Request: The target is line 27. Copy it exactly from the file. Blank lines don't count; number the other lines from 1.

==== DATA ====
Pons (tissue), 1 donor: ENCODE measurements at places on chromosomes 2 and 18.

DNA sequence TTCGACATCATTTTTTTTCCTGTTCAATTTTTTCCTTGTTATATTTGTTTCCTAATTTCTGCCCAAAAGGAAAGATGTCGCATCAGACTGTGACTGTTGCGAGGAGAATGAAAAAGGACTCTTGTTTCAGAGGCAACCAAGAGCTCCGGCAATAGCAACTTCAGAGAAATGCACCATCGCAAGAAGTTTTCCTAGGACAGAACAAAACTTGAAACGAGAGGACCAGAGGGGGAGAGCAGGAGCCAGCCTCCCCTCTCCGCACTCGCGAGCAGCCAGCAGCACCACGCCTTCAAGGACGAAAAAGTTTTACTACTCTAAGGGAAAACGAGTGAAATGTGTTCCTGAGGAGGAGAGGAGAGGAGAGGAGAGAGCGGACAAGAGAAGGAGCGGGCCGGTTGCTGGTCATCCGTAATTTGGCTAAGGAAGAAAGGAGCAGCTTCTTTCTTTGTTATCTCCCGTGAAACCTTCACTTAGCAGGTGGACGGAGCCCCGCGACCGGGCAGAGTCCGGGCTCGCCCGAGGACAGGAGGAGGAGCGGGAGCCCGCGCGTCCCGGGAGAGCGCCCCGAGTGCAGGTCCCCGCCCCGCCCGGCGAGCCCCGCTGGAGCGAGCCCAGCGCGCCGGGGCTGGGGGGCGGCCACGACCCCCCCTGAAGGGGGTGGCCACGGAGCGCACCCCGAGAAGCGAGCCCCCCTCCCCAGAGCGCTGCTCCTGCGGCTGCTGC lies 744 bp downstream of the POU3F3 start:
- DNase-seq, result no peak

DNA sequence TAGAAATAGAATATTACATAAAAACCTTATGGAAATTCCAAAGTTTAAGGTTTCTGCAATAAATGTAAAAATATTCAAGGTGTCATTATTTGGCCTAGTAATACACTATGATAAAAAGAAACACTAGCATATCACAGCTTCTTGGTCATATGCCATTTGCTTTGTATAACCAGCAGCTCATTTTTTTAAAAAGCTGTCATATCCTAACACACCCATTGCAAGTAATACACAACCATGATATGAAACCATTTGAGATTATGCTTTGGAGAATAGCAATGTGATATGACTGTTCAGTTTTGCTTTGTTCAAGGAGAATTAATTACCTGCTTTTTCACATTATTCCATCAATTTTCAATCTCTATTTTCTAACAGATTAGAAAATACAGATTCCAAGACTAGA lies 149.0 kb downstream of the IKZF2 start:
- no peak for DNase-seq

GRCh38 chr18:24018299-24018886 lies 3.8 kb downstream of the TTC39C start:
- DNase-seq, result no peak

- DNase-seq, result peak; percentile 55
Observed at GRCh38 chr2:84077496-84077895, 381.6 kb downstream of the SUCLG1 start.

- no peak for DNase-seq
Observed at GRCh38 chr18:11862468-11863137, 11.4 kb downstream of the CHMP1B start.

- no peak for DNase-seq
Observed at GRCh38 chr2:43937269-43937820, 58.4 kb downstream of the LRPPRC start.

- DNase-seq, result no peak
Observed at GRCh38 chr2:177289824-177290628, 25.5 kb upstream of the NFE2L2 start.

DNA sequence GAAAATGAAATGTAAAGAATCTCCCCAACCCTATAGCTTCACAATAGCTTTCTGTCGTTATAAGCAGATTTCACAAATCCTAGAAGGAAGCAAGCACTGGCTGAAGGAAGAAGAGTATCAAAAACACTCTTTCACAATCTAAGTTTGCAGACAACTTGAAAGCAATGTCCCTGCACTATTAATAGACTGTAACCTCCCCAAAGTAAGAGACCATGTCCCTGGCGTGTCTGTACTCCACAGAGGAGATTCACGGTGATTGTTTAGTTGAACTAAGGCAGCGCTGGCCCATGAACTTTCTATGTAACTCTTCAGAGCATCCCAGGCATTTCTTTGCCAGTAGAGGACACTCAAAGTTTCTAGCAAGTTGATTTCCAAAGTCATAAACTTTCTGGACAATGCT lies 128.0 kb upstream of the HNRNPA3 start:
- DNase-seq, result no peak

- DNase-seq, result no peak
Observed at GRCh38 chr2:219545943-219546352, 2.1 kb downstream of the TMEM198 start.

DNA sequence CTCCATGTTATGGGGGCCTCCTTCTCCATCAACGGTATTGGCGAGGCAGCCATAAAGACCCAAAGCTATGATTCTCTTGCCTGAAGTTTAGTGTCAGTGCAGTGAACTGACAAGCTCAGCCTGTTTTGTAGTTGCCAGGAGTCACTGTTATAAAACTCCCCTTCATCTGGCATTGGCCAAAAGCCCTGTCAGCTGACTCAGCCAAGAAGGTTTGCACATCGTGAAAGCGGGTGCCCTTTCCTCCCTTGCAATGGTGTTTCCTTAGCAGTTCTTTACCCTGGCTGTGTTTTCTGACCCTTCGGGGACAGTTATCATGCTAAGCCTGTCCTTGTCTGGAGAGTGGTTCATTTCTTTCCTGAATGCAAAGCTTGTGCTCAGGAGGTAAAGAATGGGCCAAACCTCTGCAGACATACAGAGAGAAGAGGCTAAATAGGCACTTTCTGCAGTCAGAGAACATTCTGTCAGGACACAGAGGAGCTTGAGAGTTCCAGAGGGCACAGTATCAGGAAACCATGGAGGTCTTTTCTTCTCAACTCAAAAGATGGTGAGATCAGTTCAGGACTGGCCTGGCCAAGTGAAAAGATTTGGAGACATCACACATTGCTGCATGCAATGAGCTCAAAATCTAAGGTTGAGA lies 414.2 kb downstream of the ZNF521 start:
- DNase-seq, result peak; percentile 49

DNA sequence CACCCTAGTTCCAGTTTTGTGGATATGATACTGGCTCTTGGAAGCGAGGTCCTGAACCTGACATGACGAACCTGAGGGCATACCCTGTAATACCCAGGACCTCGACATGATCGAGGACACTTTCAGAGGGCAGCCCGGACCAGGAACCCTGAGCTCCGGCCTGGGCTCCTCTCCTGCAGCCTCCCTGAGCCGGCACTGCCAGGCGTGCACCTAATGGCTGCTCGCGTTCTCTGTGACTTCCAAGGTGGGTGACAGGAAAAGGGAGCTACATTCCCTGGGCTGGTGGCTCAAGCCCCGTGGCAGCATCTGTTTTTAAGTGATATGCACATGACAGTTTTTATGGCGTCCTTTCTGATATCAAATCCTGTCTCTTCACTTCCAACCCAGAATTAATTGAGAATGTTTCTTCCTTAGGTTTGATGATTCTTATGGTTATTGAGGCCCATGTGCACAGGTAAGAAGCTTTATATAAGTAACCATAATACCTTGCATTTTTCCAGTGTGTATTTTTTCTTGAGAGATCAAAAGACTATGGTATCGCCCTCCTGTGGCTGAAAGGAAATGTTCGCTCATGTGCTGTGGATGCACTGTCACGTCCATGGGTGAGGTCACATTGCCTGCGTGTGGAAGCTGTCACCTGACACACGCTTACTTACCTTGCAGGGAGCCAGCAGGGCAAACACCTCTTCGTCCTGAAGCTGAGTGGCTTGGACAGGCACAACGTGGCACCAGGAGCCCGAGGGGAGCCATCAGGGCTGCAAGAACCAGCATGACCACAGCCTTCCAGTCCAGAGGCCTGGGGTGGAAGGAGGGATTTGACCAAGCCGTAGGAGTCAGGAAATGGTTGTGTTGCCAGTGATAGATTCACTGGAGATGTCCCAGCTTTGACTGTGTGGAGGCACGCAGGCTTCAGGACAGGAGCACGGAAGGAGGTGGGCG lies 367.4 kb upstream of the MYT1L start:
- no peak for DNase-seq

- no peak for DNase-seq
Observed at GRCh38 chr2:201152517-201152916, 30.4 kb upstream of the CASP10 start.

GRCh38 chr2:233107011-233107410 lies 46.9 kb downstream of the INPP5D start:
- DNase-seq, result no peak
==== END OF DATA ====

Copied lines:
- DNase-seq, result no peak